The last thing to do for the model was to find a way to display it. I'd already built it wheels up, so I went through my junk drawer in search for a stand. Fortunately, I build airliners as well so had several Hasegawa 1/200 stands. But what really caught my attention was a stand from a Tamiya 1/72 Bf-109E kit. It was clear and just looked right. After gluing the arm to the base, I went about determining just where the center of gravity was on the kit. Once that was determined, a small slot was cut into the bottom of the model until I could just force the stand into place. That was it and the model was done. Just a note that the plane is very 'wiggly' on the Tamiya stand and really needs something a bit more substantial.


I am pretty pleased with the overall kit. The detailing is a bit thick in places and it isn't a perfect kit, but overall it is pretty good. The instructions give misinformation in terms of colors and the decals are poor, despite being well printed. If an aftermarket decal sheet was made available, I'd be inclined to build another.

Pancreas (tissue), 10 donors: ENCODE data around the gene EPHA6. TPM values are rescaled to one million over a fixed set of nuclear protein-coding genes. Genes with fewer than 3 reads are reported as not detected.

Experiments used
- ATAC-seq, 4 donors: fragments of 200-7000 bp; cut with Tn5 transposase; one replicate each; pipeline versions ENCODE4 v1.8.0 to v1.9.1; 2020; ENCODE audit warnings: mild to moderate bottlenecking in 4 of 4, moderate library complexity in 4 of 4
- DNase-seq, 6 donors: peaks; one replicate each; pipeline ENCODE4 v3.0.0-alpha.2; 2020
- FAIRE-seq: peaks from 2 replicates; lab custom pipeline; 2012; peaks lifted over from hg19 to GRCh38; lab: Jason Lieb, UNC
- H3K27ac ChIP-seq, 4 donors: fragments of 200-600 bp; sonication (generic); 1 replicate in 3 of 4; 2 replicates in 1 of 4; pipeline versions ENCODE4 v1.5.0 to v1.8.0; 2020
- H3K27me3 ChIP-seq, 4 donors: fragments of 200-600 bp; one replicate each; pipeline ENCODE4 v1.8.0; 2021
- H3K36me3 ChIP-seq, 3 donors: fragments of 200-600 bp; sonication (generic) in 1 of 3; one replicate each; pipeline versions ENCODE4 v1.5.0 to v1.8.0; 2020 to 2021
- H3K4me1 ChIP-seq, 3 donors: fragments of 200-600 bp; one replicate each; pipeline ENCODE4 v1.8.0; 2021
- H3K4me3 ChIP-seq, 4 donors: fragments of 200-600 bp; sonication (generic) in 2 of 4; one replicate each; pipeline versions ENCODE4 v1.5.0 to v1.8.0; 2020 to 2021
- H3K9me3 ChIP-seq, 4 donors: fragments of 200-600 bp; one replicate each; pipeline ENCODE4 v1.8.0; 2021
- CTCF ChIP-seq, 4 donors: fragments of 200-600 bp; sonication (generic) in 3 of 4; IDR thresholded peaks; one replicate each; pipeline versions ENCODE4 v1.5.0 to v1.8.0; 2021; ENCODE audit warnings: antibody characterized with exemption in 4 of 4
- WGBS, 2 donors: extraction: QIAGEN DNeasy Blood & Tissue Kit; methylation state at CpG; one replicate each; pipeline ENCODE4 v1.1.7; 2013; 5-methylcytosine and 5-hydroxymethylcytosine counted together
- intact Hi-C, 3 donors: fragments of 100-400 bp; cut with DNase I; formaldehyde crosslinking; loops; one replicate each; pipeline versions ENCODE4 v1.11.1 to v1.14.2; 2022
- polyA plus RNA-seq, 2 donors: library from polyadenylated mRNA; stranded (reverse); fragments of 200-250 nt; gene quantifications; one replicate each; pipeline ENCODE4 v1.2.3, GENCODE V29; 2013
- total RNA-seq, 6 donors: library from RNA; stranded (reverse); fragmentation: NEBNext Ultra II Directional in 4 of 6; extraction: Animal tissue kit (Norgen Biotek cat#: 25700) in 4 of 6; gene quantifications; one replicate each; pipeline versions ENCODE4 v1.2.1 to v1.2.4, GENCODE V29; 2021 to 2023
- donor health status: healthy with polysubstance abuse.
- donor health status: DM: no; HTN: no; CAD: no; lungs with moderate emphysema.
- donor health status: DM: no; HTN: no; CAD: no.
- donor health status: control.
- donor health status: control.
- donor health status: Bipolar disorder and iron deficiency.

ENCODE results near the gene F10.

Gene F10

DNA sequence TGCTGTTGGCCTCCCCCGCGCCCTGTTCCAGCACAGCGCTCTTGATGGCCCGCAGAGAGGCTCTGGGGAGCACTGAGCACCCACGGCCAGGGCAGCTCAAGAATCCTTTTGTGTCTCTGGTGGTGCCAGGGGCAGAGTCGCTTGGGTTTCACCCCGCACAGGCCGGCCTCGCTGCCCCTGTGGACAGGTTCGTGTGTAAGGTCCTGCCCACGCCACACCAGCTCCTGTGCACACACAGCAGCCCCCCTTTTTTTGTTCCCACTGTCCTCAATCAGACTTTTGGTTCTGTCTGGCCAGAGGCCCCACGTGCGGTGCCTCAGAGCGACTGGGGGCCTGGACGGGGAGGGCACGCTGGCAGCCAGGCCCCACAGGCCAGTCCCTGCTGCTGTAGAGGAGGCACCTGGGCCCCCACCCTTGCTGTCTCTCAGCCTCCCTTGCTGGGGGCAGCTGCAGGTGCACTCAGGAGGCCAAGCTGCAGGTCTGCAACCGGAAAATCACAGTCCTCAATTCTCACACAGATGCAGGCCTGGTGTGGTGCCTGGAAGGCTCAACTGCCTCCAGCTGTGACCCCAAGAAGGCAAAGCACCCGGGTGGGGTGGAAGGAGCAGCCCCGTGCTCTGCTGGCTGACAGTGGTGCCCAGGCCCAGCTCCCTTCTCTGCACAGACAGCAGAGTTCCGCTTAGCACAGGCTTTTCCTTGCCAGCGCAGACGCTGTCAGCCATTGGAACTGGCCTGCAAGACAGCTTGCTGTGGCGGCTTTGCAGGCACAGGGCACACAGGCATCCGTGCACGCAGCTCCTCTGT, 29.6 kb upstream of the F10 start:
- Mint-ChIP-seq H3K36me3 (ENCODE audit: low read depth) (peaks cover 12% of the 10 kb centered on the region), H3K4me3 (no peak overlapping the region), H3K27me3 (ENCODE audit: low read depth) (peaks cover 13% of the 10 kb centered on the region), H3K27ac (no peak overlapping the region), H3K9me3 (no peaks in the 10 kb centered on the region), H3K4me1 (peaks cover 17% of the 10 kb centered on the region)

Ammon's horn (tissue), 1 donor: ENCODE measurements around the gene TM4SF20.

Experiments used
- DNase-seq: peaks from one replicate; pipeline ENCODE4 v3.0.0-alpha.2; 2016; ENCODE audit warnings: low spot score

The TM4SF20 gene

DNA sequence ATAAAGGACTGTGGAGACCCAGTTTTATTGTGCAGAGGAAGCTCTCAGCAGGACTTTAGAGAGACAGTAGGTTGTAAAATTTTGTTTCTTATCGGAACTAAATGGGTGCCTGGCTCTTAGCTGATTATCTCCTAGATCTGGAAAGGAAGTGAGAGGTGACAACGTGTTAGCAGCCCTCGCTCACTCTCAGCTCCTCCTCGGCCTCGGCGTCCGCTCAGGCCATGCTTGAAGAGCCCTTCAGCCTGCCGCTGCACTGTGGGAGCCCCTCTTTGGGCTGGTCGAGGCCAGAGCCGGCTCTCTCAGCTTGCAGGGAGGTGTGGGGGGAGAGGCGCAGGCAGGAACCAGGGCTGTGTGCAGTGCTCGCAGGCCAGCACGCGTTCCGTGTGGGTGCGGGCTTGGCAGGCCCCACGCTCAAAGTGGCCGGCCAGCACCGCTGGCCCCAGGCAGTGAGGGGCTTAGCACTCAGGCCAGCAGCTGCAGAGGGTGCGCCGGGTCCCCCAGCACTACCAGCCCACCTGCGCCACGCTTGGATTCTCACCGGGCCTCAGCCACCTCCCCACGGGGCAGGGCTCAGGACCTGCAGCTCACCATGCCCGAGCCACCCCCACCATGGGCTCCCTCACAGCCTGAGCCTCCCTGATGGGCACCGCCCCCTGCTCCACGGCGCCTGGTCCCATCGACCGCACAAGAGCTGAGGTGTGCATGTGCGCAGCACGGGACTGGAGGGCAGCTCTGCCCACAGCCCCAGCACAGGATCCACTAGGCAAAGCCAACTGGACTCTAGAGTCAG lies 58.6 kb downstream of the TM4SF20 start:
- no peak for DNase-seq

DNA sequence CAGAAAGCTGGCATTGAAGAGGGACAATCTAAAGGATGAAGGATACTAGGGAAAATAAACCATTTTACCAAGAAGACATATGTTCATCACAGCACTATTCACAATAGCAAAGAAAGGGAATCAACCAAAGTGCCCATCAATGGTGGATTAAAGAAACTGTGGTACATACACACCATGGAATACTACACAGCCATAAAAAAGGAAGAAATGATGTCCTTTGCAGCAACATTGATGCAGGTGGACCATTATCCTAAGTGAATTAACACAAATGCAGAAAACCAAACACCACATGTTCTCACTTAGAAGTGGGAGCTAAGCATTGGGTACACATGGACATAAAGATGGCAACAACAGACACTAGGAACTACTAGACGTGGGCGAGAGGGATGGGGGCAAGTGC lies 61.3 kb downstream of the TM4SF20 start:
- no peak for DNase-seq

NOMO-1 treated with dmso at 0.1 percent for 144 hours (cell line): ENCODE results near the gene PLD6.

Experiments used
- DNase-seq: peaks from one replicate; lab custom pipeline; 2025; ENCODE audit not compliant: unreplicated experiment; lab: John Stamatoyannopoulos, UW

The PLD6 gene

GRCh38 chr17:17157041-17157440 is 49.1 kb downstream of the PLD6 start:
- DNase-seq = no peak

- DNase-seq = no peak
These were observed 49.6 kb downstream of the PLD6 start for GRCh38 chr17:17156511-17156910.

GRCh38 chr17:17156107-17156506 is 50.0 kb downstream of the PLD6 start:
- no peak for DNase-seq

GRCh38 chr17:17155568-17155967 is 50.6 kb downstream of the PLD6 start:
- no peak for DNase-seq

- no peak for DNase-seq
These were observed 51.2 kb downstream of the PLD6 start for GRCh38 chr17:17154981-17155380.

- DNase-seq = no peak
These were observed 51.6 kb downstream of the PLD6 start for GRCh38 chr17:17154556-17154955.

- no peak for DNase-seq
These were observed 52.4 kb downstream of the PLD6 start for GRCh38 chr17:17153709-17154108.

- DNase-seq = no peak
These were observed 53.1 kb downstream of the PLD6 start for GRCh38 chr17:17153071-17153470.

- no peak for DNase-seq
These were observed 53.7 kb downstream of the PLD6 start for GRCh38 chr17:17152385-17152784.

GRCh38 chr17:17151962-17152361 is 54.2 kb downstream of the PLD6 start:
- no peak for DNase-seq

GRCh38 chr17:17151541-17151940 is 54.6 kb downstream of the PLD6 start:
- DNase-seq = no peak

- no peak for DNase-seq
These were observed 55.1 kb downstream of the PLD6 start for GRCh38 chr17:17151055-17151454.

October 2002


B-1 in Action,  Squadron Signal Publications, 2002. Actually, while it isn't a terrible book, there is a lot of 'dead' material in it such as lengthy interviews with crew and an equally long story of a flight by the author. Not as bad as the B-2 book, unless you like that kind of stuff, but close.

Many thanks toNorth American Hobbies for the review sample. If you want one, you can't find a better place to order it from.

If you would like your product reviewed fairly and fairly quickly, please contact the editor or see other details in the Note toContributors.